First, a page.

There are several reasons your faucets may be leaking. Here are the five most common reasons:
A Damaged Cartridge
A cartridge-style faucet is one that has two handles, one for hot water and the other for cold water. Each handle has a valve called a cartridge that regulates the flow of water into the faucet spout. Water dripping from your faucet indicates that the cartridge is damaged.
Broken washers are a frequent reason for a leaky faucet. Washers rub up against the valve seat, where they may eventually become worn down as a result of friction. This ultimately causes leaks. A washer’s incorrect size or improper installation might potentially cause it to leak.
It may be your home’s water pressure that is the source of leaks if you find that your bathroom faucet only drips water occasionally, or when the handles are moved in a certain manner.
The sink’s faucet has an O-ring in it. To keep the faucet handle in position, a tiny disc is fastened to the stem screw. O-rings are prone to deterioration, just like washers. This is most likely the reason for any leaks coming from one of your faucet’s handles.
Deteriorated Valve Seat
The valve seat may be the source of a leak coming from your faucet’s spout. The faucet and spout are joined by the valve seat. A leak might develop if sediment gathers and corrodes the seat.
How To Fix a Leaky Faucet
If you would like to try and fix the faucet drip on your own, you can certainly try. We have outlined below how that can be done. We do, however, always recommend that you have plumbing work done by a professional.
Steps To Fix a Leaky Faucet:
Turn Off the Water
Turning off the water is one of the most crucial stages in mending a leaky faucet. You risk flooding your bathroom if you don’t turn off the water to the sink. Locate the fixture shutdown valves beneath the sink, then crank the handles in a clockwise direction to turn off the water. If your faucet isn’t equipped with any shutdown valves, stop the house’s main water supply. Turning on the faucet will allow you to confirm that the water is shut off. If no water leaks out, your work was successful.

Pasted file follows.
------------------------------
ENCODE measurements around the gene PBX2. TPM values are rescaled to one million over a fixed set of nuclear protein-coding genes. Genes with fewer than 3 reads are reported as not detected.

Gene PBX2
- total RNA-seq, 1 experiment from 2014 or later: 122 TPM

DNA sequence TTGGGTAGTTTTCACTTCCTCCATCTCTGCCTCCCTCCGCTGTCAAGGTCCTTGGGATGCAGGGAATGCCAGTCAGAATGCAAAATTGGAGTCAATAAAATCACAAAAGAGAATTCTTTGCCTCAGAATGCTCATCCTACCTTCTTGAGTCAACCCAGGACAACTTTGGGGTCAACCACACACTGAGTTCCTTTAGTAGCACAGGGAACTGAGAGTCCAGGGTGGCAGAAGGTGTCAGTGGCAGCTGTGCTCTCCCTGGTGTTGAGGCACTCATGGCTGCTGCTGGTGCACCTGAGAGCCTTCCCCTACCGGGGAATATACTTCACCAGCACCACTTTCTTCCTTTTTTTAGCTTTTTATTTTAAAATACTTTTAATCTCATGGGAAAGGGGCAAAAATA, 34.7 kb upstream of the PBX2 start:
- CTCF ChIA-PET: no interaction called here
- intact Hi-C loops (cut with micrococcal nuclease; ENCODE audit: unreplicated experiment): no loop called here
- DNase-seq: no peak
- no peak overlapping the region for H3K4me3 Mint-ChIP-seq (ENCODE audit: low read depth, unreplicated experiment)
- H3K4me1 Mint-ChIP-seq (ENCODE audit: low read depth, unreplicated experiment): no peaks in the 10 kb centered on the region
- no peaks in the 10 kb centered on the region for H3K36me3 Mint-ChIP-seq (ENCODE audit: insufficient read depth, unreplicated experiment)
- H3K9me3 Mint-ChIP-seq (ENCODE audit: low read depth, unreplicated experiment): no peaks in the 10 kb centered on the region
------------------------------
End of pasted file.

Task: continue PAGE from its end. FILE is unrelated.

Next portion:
Disassemble the Faucet Handles
Depending on the kind of fixture, there are many ways to remove the handles of a leaking faucet. For common fixtures, you may expose the handle screws by removing the handle’s top cap with a flathead screwdriver. Pull the handles off by unscrewing them.
Detach the Valve Stem
You can see the inner valve stem or cartridge once the faucet handle has been removed. This must be taken out. The brass valve stems on compression faucets may be unscrewed. Cartridge faucets are then easily removed. You can consult your faucet’s handbook or find instructions online if you need help with the particular design of your faucet.
Inspect the Parts
Once all the components have been removed, thoroughly examine them to determine what has to be changed to stop the leaky faucet. O-rings, seals, and rubber washers ought to be visible.
Replace Damaged Parts
Replace any worn-out, broken, or outdated components. The parts you require may be found at your neighborhood hardware shop. Bringing the old components into a hardware store and asking for exact copies is the best way to acquire the appropriate parts for your leaky faucet.
Sanitize the Valves
Once the stem or cartridge has been removed, have a look at the valve body. There is often mineral build-up. Pour white vinegar over the valve seat and let it sit there for a few minutes to clean it. Once removed, clean the sink’s other components to bring back its smoothness and shine.
Put the Faucet Back Together
Reassemble the faucet after you have the new replacement components and have cleaned everything. In order to check for leaks, turn on the water supply.
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